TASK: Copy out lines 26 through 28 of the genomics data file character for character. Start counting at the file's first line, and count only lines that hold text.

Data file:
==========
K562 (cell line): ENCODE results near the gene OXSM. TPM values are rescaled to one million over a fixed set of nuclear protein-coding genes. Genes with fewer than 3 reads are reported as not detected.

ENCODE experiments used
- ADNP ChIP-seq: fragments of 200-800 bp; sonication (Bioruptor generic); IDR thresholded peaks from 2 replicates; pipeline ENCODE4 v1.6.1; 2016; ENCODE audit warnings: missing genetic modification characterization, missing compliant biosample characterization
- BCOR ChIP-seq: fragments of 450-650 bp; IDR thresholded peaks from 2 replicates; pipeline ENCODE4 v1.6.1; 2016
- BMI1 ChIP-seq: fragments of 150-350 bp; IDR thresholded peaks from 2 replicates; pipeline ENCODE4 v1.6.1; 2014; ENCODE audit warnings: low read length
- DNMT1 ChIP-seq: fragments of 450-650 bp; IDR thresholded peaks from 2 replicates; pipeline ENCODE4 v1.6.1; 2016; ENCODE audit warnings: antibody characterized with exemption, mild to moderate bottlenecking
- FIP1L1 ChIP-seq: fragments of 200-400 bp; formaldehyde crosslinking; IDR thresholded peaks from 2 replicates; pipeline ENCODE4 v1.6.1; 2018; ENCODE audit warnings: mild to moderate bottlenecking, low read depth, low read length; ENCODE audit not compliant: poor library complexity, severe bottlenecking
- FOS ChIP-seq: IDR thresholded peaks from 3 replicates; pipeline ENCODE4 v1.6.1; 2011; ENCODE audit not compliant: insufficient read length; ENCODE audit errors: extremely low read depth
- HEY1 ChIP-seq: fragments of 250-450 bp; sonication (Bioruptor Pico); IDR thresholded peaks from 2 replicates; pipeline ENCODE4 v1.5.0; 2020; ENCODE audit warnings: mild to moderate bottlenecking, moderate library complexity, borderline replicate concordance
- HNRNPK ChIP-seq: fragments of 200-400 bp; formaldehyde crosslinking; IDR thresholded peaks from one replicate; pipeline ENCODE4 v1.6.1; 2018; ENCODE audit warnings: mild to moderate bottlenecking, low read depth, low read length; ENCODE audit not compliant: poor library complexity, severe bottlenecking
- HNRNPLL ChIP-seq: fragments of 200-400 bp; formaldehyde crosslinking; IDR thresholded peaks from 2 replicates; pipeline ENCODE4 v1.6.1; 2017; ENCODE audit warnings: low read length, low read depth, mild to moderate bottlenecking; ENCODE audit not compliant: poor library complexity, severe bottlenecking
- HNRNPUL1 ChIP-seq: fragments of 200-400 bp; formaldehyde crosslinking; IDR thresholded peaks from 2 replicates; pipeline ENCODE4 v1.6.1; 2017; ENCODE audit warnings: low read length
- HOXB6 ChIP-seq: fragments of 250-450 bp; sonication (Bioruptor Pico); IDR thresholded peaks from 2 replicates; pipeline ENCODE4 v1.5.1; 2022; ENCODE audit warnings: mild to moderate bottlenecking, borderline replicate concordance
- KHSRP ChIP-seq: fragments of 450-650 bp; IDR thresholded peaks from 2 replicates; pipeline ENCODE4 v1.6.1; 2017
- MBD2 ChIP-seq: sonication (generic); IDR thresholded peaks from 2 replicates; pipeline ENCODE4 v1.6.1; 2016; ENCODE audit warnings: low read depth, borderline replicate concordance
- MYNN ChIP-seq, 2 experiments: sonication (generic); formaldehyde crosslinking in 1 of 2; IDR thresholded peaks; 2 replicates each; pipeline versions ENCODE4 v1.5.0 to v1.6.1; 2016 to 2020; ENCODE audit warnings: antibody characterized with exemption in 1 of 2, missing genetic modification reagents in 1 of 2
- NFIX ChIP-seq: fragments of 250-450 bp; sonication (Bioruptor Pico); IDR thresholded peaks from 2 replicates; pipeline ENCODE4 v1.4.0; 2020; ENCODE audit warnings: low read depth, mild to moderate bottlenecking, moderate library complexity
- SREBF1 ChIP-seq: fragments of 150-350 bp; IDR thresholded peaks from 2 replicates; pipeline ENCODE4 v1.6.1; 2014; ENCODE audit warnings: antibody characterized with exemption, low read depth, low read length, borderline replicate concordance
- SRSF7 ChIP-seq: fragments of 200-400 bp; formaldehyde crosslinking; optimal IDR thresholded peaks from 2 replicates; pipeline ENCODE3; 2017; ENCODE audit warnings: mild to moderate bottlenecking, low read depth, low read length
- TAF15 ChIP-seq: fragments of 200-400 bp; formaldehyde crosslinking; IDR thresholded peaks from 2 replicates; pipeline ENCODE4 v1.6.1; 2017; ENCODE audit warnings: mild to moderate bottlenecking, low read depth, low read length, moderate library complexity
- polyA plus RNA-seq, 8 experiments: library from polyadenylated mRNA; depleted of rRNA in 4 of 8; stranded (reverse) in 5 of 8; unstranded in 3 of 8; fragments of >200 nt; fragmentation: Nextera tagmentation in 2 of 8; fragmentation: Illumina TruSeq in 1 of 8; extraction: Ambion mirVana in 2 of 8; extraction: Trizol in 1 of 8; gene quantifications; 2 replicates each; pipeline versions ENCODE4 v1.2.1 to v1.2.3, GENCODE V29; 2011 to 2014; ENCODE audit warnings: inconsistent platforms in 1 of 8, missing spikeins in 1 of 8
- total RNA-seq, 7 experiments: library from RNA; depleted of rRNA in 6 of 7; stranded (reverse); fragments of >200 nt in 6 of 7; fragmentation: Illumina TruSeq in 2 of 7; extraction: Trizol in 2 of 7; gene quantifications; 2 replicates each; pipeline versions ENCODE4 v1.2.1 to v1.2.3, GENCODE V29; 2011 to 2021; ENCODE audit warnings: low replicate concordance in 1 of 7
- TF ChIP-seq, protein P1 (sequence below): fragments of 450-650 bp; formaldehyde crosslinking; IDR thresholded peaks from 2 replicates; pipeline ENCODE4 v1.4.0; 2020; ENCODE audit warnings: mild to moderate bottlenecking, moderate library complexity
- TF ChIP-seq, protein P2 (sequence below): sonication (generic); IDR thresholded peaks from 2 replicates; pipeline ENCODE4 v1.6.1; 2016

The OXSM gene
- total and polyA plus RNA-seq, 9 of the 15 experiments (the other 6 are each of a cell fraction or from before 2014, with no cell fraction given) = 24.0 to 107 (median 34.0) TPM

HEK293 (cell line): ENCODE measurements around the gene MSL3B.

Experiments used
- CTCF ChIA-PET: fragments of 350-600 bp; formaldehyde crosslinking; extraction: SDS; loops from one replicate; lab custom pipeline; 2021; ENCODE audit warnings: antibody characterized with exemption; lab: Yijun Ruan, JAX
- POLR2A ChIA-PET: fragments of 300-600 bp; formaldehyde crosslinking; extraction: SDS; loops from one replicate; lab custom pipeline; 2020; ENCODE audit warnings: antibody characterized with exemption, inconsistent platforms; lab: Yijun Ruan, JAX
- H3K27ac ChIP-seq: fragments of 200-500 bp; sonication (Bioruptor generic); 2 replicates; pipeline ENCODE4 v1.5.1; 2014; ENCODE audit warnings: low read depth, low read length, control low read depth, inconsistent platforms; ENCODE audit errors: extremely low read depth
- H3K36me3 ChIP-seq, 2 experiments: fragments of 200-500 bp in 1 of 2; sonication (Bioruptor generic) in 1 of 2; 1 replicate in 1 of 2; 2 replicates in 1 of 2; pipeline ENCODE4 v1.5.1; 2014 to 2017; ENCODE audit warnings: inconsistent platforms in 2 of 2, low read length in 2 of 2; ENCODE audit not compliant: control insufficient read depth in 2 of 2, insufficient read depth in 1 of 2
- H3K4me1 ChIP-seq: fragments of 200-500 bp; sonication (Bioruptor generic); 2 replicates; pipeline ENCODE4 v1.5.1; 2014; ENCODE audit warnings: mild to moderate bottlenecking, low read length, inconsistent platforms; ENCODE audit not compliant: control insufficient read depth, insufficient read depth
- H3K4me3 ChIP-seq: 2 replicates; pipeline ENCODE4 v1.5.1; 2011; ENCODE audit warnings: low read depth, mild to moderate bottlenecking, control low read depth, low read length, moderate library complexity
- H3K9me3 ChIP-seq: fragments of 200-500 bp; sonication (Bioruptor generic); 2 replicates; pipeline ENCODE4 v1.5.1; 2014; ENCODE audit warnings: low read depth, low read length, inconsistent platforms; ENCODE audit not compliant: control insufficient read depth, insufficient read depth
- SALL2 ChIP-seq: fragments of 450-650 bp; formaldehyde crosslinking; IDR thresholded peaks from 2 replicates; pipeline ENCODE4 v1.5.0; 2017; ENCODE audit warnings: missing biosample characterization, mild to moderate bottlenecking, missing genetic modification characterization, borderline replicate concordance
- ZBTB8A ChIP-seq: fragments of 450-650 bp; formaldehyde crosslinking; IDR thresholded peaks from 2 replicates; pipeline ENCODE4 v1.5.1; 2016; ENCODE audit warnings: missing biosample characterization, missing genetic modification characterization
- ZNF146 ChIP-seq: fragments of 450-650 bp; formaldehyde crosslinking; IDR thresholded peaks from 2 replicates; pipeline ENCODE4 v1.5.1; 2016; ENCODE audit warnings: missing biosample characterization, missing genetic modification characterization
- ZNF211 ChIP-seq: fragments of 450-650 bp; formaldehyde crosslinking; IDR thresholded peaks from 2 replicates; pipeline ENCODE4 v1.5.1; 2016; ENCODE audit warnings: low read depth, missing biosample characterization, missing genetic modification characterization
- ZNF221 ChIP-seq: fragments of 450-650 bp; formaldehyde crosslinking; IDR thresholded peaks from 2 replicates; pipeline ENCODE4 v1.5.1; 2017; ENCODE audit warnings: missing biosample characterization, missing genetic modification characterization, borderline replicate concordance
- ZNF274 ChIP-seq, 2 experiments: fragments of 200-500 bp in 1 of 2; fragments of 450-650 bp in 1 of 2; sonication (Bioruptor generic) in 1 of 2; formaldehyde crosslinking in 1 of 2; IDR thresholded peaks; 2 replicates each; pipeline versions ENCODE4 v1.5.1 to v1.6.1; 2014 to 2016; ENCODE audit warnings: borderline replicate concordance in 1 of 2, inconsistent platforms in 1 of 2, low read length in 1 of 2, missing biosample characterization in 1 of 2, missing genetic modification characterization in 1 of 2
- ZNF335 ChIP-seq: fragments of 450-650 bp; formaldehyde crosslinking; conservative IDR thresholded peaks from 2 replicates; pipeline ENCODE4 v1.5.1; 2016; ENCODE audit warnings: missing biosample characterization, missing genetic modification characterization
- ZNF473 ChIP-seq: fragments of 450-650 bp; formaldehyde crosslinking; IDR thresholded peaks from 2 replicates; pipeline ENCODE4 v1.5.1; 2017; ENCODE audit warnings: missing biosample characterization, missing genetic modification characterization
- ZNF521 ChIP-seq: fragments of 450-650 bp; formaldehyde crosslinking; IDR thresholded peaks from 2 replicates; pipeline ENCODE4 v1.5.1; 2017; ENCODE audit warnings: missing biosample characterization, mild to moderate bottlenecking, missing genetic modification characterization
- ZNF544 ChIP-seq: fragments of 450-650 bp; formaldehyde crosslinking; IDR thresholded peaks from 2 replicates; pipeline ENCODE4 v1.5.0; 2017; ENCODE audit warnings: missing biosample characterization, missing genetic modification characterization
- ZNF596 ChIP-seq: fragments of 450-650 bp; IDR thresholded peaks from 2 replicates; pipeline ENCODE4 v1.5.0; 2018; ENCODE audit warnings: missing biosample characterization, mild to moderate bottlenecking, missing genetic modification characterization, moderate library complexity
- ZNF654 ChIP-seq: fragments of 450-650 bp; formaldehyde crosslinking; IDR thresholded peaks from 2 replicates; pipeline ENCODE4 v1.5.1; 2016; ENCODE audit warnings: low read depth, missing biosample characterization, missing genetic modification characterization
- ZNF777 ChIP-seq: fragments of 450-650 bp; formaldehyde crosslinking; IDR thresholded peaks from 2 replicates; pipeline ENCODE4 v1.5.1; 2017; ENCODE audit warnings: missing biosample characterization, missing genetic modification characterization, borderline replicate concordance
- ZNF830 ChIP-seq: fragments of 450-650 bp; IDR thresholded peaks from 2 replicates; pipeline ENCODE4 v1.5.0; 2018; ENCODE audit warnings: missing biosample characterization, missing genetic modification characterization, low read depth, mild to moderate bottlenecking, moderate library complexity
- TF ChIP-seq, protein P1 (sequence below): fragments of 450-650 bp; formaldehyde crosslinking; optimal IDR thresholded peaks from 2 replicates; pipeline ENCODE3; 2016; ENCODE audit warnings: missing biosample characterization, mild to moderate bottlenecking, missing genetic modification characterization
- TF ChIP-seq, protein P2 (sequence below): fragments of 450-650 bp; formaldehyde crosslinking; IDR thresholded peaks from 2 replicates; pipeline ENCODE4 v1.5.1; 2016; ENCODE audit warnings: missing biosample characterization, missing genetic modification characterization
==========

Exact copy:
- total and polyA plus RNA-seq, 9 of the 15 experiments (the other 6 are each of a cell fraction or from before 2014, with no cell fraction given) = 24.0 to 107 (median 34.0) TPM

HEK293 (cell line): ENCODE measurements around the gene MSL3B.

Experiments used